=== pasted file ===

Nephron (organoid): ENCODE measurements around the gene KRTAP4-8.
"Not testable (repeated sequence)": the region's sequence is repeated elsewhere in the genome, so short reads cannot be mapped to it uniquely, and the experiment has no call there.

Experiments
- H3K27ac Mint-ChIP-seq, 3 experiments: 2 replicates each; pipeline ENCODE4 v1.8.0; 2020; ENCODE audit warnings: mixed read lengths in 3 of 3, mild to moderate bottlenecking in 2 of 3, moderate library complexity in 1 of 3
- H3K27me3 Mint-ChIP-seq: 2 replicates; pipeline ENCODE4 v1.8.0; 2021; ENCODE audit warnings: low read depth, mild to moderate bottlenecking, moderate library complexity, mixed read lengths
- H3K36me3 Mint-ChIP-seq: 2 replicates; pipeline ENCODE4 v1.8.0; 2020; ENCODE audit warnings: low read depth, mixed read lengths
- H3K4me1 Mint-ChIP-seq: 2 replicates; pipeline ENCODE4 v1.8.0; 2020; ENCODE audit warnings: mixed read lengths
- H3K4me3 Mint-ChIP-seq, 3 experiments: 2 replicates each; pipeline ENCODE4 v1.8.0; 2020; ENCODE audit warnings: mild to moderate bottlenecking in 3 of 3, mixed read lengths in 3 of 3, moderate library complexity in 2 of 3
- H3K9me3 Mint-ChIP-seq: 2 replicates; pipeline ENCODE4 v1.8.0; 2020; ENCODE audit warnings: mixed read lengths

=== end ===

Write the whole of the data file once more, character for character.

Nephron (organoid): ENCODE measurements around the gene KRTAP4-8.
"Not testable (repeated sequence)": the region's sequence is repeated elsewhere in the genome, so short reads cannot be mapped to it uniquely, and the experiment has no call there.

Experiments
- H3K27ac Mint-ChIP-seq, 3 experiments: 2 replicates each; pipeline ENCODE4 v1.8.0; 2020; ENCODE audit warnings: mixed read lengths in 3 of 3, mild to moderate bottlenecking in 2 of 3, moderate library complexity in 1 of 3
- H3K27me3 Mint-ChIP-seq: 2 replicates; pipeline ENCODE4 v1.8.0; 2021; ENCODE audit warnings: low read depth, mild to moderate bottlenecking, moderate library complexity, mixed read lengths
- H3K36me3 Mint-ChIP-seq: 2 replicates; pipeline ENCODE4 v1.8.0; 2020; ENCODE audit warnings: low read depth, mixed read lengths
- H3K4me1 Mint-ChIP-seq: 2 replicates; pipeline ENCODE4 v1.8.0; 2020; ENCODE audit warnings: mixed read lengths
- H3K4me3 Mint-ChIP-seq, 3 experiments: 2 replicates each; pipeline ENCODE4 v1.8.0; 2020; ENCODE audit warnings: mild to moderate bottlenecking in 3 of 3, mixed read lengths in 3 of 3, moderate library complexity in 2 of 3
- H3K9me3 Mint-ChIP-seq: 2 replicates; pipeline ENCODE4 v1.8.0; 2020; ENCODE audit warnings: mixed read lengths